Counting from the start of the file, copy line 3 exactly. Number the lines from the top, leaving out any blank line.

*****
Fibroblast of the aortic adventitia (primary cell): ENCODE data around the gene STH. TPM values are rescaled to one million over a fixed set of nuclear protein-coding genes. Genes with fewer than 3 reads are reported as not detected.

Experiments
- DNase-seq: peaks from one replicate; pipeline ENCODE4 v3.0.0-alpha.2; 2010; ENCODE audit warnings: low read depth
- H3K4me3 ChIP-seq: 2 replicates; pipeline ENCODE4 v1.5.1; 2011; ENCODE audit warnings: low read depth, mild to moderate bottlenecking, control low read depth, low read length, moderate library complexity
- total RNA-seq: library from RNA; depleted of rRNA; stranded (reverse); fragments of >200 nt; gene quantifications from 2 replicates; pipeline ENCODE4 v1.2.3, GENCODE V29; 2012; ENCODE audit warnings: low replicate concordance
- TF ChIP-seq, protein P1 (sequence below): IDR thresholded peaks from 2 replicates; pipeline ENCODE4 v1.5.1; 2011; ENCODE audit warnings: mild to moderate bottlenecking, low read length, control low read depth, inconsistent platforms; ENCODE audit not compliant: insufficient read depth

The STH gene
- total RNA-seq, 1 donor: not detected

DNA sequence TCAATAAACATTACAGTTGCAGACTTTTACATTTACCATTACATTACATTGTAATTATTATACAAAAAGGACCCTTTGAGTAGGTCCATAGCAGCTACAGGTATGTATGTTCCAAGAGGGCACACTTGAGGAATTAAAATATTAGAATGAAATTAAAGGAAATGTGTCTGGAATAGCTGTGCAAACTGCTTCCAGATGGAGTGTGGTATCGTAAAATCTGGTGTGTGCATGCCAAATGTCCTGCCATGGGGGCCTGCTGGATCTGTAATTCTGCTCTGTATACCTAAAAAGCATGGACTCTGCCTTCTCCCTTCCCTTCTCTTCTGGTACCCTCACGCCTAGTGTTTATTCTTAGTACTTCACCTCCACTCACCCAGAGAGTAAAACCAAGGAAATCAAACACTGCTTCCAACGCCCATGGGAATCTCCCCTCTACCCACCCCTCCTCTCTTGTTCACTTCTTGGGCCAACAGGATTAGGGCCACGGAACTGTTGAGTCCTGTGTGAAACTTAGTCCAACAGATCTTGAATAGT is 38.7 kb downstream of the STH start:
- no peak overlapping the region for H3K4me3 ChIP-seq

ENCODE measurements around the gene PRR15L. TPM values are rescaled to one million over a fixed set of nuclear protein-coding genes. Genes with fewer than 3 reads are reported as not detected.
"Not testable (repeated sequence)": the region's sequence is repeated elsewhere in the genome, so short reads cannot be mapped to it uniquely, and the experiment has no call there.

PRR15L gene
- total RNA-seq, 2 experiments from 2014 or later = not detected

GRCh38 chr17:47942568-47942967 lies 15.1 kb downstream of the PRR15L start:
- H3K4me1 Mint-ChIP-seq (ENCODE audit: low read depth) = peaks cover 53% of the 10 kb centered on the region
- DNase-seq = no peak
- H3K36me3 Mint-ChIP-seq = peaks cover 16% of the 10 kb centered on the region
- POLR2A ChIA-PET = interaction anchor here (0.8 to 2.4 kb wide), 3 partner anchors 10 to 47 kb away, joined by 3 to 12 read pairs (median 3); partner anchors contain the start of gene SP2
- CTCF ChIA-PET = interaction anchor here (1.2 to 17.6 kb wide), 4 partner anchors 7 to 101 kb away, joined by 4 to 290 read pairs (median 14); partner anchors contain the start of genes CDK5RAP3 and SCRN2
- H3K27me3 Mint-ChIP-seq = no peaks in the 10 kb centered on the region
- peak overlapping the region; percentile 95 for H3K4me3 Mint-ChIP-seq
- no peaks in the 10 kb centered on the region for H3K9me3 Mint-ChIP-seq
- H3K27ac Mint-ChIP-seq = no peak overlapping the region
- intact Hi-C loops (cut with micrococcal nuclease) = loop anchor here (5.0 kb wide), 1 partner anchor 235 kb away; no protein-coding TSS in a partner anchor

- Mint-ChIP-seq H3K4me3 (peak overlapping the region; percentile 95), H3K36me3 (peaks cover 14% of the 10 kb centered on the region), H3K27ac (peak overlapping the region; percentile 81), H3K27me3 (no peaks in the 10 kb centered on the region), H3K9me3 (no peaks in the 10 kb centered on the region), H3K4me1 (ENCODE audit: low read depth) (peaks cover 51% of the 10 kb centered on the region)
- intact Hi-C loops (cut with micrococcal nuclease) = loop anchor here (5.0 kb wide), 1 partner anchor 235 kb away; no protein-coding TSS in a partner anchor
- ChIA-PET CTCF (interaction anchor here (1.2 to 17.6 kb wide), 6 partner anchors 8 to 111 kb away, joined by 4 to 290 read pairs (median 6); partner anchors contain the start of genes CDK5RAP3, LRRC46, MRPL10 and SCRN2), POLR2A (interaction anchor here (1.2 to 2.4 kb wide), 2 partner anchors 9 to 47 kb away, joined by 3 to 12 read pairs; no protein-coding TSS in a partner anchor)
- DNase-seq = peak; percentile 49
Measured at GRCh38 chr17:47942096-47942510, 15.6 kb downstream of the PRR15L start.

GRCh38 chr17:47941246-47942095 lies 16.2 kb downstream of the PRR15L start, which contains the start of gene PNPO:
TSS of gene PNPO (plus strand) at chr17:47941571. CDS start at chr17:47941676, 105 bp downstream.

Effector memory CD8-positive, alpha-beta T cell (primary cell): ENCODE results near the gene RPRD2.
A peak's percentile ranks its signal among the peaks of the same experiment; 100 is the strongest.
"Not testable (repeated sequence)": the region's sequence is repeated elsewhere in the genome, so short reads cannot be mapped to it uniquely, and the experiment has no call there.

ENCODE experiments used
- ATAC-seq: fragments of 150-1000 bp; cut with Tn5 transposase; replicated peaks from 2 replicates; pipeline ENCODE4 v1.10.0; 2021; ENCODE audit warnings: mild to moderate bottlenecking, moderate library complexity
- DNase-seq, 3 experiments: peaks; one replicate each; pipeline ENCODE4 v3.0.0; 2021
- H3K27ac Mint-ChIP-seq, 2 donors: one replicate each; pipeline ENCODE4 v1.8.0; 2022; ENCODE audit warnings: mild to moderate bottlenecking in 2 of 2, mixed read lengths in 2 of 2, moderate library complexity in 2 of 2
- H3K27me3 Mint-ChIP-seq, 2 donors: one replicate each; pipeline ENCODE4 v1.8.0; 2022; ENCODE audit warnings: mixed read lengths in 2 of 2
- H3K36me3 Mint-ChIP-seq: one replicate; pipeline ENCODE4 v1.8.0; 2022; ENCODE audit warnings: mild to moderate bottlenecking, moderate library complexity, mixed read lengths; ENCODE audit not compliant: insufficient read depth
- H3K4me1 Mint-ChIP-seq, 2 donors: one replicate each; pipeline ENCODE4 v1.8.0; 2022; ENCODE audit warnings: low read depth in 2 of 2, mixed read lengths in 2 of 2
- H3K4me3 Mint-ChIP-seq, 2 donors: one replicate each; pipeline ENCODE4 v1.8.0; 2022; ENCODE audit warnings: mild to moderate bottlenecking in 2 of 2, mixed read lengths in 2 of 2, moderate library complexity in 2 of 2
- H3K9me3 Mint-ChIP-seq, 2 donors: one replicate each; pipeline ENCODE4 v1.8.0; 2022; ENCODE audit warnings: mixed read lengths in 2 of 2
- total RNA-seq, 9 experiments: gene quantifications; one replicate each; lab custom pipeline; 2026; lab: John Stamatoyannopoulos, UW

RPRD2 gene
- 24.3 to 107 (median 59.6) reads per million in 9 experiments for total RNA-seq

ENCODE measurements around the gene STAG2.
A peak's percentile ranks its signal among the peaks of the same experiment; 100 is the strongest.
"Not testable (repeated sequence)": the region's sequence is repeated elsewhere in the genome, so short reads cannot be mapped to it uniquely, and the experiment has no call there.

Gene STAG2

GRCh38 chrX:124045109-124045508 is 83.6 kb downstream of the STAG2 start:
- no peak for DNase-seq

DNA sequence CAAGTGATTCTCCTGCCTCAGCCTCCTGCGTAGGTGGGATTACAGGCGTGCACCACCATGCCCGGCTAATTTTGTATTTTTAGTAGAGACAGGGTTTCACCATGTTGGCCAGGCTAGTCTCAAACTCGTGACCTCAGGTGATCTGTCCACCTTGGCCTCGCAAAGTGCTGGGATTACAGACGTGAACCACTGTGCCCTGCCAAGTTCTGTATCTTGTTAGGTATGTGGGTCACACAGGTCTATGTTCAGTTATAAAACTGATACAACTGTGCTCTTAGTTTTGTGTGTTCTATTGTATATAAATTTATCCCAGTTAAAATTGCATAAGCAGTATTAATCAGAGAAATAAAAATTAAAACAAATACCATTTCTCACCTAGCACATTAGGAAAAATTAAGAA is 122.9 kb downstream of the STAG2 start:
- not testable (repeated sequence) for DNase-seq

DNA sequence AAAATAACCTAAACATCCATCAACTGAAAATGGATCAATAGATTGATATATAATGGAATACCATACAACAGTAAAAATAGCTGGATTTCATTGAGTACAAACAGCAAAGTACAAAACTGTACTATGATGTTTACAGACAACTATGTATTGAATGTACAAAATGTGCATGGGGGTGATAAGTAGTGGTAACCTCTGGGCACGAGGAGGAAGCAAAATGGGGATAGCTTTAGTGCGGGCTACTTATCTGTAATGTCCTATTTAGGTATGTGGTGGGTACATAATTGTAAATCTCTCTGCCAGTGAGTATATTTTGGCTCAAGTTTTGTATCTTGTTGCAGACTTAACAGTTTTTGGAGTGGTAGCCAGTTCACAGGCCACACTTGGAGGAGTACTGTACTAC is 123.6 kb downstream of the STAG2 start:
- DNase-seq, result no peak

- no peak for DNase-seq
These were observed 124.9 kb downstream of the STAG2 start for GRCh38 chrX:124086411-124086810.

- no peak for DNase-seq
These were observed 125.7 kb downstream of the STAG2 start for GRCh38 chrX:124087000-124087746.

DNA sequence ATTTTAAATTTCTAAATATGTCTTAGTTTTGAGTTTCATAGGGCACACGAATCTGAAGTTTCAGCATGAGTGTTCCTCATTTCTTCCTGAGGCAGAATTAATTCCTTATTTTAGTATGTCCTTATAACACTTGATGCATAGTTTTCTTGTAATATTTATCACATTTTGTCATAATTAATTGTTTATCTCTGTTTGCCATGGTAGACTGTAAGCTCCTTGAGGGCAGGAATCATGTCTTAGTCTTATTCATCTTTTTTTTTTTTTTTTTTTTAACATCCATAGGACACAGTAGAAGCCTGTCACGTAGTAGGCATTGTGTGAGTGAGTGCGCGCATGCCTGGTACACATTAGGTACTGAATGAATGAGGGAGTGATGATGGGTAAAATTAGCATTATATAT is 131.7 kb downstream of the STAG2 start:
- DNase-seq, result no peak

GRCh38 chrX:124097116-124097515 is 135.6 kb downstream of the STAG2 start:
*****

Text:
- DNase-seq: peaks from one replicate; pipeline ENCODE4 v3.0.0-alpha.2; 2010; ENCODE audit warnings: low read depth